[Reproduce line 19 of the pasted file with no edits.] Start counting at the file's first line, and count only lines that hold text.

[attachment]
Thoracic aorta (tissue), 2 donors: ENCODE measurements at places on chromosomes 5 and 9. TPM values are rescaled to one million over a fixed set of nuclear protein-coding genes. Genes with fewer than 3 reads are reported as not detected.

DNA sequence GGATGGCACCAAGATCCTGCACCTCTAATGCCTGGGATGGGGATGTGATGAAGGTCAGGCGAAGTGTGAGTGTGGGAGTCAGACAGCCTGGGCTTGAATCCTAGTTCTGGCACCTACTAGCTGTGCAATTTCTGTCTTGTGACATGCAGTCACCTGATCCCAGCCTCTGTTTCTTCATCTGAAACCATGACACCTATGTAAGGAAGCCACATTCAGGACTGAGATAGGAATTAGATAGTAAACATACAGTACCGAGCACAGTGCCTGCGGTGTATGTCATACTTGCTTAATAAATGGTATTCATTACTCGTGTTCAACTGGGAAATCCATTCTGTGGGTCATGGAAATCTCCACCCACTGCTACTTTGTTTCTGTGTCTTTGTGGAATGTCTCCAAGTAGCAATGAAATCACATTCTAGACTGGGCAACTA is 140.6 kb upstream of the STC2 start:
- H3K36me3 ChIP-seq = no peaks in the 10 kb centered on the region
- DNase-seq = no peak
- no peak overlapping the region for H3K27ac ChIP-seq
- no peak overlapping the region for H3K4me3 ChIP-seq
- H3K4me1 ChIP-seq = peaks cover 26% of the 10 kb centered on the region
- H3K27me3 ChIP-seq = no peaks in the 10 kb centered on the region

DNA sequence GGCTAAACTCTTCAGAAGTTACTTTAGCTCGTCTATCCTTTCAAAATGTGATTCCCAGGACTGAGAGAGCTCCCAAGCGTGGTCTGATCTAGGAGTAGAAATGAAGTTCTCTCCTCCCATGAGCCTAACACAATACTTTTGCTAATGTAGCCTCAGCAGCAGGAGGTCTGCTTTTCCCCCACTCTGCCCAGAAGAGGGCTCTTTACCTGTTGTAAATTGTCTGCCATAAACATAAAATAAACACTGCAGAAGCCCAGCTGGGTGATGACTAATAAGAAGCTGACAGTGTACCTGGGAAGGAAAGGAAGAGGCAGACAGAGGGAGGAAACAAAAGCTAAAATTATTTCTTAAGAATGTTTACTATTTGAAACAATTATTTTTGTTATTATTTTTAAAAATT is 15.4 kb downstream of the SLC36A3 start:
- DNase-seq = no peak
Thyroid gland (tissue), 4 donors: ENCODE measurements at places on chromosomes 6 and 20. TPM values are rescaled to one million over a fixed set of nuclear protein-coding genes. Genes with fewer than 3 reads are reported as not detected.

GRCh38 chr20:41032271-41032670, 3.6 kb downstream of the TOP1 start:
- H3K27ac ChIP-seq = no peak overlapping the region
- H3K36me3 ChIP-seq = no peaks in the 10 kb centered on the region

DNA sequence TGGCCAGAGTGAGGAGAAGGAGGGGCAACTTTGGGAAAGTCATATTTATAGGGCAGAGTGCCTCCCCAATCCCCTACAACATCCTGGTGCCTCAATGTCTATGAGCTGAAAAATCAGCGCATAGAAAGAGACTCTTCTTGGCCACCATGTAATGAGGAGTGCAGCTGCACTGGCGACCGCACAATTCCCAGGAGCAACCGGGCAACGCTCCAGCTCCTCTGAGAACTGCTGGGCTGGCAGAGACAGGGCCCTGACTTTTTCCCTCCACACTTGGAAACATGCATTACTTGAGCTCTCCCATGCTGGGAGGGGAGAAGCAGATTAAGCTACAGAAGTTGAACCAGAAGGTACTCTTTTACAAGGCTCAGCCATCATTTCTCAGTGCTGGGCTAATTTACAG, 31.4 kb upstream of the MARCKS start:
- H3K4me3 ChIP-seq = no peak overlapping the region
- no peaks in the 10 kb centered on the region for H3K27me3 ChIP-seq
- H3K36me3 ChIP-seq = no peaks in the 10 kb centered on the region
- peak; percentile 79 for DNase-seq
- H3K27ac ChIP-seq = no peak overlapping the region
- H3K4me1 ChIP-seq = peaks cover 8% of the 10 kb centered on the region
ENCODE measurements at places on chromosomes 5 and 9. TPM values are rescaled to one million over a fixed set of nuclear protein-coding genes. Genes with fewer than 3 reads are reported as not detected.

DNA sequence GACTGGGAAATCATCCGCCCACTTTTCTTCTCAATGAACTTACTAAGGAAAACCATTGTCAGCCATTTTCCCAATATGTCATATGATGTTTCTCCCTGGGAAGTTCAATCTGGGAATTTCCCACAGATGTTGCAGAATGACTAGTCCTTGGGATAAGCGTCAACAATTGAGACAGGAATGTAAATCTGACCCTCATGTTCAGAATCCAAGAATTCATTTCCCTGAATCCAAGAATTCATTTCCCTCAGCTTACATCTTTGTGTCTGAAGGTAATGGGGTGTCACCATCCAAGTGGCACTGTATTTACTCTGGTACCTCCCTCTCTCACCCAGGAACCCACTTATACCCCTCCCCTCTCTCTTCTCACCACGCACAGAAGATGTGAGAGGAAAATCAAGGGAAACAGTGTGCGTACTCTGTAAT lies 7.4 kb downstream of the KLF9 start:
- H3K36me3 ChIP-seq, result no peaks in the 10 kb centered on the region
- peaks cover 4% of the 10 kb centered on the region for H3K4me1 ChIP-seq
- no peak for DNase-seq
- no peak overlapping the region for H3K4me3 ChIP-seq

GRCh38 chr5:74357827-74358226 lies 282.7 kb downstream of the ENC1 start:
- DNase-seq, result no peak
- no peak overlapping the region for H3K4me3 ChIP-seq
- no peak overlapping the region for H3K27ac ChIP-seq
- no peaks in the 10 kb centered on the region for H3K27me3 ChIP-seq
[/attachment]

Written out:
- peak; percentile 79 for DNase-seq